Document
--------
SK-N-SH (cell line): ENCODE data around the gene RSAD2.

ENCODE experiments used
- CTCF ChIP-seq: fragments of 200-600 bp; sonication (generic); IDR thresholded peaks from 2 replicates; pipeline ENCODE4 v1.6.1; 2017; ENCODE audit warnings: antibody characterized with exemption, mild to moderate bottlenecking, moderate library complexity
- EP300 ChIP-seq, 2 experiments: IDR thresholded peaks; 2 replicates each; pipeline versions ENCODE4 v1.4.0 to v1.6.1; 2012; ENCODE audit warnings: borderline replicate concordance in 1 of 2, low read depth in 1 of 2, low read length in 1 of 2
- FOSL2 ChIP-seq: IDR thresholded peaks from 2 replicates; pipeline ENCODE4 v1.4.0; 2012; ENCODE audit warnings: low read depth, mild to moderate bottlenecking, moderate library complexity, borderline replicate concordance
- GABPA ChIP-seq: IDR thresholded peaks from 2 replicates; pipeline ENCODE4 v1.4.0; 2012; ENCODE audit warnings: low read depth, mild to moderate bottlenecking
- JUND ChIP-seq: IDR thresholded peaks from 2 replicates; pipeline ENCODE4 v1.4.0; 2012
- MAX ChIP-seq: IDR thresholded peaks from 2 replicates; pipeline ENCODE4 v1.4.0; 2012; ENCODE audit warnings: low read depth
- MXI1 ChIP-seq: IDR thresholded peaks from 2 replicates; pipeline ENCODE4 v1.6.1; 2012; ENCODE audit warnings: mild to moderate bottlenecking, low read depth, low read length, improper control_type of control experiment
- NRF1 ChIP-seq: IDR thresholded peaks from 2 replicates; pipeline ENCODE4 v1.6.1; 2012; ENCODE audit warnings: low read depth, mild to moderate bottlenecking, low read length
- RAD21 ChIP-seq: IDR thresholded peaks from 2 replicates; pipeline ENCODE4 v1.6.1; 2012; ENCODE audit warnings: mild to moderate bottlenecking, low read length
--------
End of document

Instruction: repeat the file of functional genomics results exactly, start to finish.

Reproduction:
SK-N-SH (cell line): ENCODE data around the gene RSAD2.

ENCODE experiments used
- CTCF ChIP-seq: fragments of 200-600 bp; sonication (generic); IDR thresholded peaks from 2 replicates; pipeline ENCODE4 v1.6.1; 2017; ENCODE audit warnings: antibody characterized with exemption, mild to moderate bottlenecking, moderate library complexity
- EP300 ChIP-seq, 2 experiments: IDR thresholded peaks; 2 replicates each; pipeline versions ENCODE4 v1.4.0 to v1.6.1; 2012; ENCODE audit warnings: borderline replicate concordance in 1 of 2, low read depth in 1 of 2, low read length in 1 of 2
- FOSL2 ChIP-seq: IDR thresholded peaks from 2 replicates; pipeline ENCODE4 v1.4.0; 2012; ENCODE audit warnings: low read depth, mild to moderate bottlenecking, moderate library complexity, borderline replicate concordance
- GABPA ChIP-seq: IDR thresholded peaks from 2 replicates; pipeline ENCODE4 v1.4.0; 2012; ENCODE audit warnings: low read depth, mild to moderate bottlenecking
- JUND ChIP-seq: IDR thresholded peaks from 2 replicates; pipeline ENCODE4 v1.4.0; 2012
- MAX ChIP-seq: IDR thresholded peaks from 2 replicates; pipeline ENCODE4 v1.4.0; 2012; ENCODE audit warnings: low read depth
- MXI1 ChIP-seq: IDR thresholded peaks from 2 replicates; pipeline ENCODE4 v1.6.1; 2012; ENCODE audit warnings: mild to moderate bottlenecking, low read depth, low read length, improper control_type of control experiment
- NRF1 ChIP-seq: IDR thresholded peaks from 2 replicates; pipeline ENCODE4 v1.6.1; 2012; ENCODE audit warnings: low read depth, mild to moderate bottlenecking, low read length
- RAD21 ChIP-seq: IDR thresholded peaks from 2 replicates; pipeline ENCODE4 v1.6.1; 2012; ENCODE audit warnings: mild to moderate bottlenecking, low read length